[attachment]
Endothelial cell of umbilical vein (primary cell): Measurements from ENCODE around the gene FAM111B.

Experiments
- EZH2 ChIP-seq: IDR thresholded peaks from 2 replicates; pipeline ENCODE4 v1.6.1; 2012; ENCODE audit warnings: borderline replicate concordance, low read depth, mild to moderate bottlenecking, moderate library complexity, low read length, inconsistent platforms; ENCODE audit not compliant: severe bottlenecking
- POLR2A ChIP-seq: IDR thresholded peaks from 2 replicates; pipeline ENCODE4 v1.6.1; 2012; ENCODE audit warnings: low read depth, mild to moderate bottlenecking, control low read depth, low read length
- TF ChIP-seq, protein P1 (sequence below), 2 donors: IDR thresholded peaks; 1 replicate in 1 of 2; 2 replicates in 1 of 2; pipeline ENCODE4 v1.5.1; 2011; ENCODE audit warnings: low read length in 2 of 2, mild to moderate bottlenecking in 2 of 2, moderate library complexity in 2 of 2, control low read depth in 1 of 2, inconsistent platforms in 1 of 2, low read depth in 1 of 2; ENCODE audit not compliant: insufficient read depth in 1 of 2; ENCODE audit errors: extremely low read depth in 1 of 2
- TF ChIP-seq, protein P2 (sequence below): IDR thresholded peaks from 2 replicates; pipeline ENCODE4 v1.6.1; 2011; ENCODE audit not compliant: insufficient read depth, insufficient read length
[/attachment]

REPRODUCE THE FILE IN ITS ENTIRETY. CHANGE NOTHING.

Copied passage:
Endothelial cell of umbilical vein (primary cell): Measurements from ENCODE around the gene FAM111B.

Experiments
- EZH2 ChIP-seq: IDR thresholded peaks from 2 replicates; pipeline ENCODE4 v1.6.1; 2012; ENCODE audit warnings: borderline replicate concordance, low read depth, mild to moderate bottlenecking, moderate library complexity, low read length, inconsistent platforms; ENCODE audit not compliant: severe bottlenecking
- POLR2A ChIP-seq: IDR thresholded peaks from 2 replicates; pipeline ENCODE4 v1.6.1; 2012; ENCODE audit warnings: low read depth, mild to moderate bottlenecking, control low read depth, low read length
- TF ChIP-seq, protein P1 (sequence below), 2 donors: IDR thresholded peaks; 1 replicate in 1 of 2; 2 replicates in 1 of 2; pipeline ENCODE4 v1.5.1; 2011; ENCODE audit warnings: low read length in 2 of 2, mild to moderate bottlenecking in 2 of 2, moderate library complexity in 2 of 2, control low read depth in 1 of 2, inconsistent platforms in 1 of 2, low read depth in 1 of 2; ENCODE audit not compliant: insufficient read depth in 1 of 2; ENCODE audit errors: extremely low read depth in 1 of 2
- TF ChIP-seq, protein P2 (sequence below): IDR thresholded peaks from 2 replicates; pipeline ENCODE4 v1.6.1; 2011; ENCODE audit not compliant: insufficient read depth, insufficient read length